Coming from a business family, Mr. Gupta started a metals trading business in the 1990s while a student at the University of Cambridge. In 2015 it turned to production, indulging in a spree of buying steel and other metal factories in Britain, and then in other countries like Romania, France and the United States. United.
Today in business
Greensill’s loss of funding posed a serious threat to Mr. Gupta’s businesses, which employ around 35,000 people, including 5,000 in Britain. Mr. Gupta has been working to find new funding to save these companies, but the disclosure of a high-level fraud investigation could complicate those efforts.
The UK government has rejected a request for £ 170million (around $ 240million) to support Gupta businesses, citing their “Opaque accounting”, according to another parliamentary committee investigating businesses and the UK steel industry.
A spokesperson for Gupta companies said the group “will fully cooperate” with the Serious Fraud Office investigation and that the group “is making progress in refinancing its operations.”
A Greensill spokesperson did not immediately respond to a request for comment.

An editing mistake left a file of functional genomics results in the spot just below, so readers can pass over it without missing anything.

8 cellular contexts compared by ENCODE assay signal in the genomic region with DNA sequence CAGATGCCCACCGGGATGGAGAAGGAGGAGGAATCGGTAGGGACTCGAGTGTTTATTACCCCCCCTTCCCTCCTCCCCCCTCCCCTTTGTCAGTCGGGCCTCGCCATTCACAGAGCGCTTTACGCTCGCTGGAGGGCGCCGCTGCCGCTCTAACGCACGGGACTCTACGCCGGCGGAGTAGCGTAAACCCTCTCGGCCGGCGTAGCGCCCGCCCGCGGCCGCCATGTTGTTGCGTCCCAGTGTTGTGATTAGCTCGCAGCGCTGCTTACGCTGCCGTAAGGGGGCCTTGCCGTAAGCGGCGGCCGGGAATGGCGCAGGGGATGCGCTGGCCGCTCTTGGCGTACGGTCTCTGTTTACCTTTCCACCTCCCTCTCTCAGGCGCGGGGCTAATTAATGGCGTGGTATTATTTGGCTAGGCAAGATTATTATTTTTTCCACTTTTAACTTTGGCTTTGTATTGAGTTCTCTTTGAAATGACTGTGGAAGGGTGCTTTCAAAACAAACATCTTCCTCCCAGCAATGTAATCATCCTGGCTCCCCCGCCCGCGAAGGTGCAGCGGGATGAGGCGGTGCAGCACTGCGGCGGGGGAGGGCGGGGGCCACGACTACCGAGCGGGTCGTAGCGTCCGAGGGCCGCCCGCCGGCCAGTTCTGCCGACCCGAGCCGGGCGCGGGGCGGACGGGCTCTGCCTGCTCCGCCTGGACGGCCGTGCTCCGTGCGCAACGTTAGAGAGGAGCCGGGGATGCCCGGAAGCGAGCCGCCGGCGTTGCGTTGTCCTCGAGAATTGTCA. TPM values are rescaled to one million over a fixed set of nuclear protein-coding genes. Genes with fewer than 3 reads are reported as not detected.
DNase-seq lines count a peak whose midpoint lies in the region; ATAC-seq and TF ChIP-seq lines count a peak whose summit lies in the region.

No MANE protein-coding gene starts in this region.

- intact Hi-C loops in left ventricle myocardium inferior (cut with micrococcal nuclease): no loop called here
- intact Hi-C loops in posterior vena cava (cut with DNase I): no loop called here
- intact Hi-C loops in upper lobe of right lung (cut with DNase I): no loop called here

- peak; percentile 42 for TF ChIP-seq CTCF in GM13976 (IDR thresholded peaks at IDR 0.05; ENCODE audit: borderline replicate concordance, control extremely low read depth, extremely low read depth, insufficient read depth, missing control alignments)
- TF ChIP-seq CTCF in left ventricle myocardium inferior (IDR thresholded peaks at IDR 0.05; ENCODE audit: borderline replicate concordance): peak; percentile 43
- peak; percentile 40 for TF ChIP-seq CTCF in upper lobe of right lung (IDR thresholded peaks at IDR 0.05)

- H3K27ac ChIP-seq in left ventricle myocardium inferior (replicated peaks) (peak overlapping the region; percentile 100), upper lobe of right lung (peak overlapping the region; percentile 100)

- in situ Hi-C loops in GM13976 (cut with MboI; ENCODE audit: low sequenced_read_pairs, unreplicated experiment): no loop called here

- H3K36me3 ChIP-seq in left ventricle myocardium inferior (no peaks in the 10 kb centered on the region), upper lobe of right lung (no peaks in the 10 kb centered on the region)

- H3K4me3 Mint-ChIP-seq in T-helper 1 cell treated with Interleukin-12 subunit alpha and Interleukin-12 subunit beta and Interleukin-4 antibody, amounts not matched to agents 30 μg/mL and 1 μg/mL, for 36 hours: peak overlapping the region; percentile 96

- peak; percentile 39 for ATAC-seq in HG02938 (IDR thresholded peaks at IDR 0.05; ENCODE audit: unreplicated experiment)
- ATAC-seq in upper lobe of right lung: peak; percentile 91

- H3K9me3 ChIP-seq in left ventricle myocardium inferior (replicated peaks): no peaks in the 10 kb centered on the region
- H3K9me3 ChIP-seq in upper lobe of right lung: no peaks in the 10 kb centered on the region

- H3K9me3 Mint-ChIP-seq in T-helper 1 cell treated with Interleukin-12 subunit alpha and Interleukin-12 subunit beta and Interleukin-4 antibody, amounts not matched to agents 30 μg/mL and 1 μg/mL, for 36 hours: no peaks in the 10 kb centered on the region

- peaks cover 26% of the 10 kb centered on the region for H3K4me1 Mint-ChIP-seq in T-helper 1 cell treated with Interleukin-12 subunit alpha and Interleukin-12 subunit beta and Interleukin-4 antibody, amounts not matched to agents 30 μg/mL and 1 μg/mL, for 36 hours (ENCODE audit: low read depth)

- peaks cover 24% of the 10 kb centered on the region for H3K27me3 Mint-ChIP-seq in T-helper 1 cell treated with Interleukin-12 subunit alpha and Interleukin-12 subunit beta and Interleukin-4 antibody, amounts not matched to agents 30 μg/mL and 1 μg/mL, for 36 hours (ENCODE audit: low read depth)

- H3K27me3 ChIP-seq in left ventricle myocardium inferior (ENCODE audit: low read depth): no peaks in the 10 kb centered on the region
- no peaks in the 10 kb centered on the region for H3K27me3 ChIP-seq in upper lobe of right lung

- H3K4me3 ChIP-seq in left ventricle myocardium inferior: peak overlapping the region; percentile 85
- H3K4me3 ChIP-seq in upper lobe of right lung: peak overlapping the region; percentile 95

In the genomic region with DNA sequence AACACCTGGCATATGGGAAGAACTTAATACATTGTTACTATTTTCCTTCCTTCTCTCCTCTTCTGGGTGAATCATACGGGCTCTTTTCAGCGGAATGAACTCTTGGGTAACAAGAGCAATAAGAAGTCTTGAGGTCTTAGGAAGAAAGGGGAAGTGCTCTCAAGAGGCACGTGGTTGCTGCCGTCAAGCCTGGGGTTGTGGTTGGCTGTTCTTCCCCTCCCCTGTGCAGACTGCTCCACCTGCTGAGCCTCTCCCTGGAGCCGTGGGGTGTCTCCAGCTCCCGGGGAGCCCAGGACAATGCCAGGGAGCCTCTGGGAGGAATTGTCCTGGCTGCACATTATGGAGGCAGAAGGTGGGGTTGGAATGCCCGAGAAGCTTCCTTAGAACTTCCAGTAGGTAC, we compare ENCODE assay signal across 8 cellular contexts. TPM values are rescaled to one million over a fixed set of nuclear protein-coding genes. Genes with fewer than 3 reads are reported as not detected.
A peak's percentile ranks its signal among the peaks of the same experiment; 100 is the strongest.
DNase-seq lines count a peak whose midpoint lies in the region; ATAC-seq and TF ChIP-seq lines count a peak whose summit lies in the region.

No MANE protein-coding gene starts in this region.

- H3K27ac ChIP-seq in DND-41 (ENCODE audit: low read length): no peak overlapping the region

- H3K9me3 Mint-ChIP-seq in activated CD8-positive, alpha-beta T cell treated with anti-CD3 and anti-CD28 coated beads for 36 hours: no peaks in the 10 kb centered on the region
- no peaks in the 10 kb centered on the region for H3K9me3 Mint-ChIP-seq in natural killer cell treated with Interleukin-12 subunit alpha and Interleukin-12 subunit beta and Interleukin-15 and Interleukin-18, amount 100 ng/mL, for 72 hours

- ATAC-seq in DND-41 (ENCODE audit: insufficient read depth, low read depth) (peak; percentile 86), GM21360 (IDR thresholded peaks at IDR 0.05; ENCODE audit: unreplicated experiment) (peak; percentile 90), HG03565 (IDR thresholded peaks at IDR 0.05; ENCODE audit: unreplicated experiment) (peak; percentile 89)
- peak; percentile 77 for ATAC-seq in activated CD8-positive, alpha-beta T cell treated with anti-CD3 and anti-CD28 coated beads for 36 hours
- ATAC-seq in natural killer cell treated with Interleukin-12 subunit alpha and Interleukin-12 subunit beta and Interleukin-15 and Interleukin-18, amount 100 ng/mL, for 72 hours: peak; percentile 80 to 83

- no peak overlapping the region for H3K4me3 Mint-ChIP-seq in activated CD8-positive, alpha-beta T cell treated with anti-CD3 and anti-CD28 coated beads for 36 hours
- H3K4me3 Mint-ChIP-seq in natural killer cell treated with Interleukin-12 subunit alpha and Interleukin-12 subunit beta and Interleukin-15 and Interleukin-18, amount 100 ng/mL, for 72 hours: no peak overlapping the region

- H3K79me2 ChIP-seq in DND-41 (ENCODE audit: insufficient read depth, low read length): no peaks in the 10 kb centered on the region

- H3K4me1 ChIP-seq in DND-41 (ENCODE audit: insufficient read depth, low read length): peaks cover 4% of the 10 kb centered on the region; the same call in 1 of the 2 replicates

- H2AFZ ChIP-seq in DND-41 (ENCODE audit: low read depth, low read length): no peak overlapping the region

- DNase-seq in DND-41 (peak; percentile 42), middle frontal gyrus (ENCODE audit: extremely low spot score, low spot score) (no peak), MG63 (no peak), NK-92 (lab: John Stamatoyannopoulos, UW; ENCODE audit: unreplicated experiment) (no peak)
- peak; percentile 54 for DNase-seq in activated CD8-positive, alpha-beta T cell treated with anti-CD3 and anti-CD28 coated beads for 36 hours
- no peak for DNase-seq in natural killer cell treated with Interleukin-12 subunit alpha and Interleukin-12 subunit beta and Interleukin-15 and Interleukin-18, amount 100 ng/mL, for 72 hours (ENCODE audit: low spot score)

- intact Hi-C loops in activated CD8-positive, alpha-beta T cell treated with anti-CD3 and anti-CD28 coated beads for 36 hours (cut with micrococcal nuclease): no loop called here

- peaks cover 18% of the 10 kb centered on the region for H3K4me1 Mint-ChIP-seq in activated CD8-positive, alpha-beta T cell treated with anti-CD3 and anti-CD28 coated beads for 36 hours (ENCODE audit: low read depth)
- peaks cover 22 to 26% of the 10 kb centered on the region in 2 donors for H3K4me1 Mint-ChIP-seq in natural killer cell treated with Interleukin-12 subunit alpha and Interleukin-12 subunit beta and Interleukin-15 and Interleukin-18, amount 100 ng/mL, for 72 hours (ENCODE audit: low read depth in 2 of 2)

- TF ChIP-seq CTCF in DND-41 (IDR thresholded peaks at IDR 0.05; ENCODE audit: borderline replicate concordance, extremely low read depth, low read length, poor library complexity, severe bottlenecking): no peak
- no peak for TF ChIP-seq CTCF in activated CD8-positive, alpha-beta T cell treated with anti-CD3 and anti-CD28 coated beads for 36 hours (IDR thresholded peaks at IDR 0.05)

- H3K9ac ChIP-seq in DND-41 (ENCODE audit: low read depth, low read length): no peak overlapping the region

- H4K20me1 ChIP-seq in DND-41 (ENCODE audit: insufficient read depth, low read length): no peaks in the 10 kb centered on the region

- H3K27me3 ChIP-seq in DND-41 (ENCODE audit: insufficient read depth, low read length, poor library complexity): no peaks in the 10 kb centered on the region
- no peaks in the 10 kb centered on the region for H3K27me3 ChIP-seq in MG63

While Greensill and Gupta had interests across the globe, some of the strongest repercussions of the Greensill collapse took place in Britain, where the former Prime Minister David Cameron was a senior advisor to the financial company.
Mr Cameron has faced strong criticism for his lobbying of senior politicians and officials on behalf of Greensill, often using emails and WhatsApp messages to make appeals to top ministers, including Rishi Sunak, the Chancellor of the Exchequer. Mr Cameron said he should have used more formal means of communication.
In a video appearance before a parliamentary committee investigating the Greensill collapse on Thursday, Mr Cameron appeared to show little contrition despite strong criticism from lawmakers, one of whom called his dozens of approaches to government figures more like harassment than lobbying.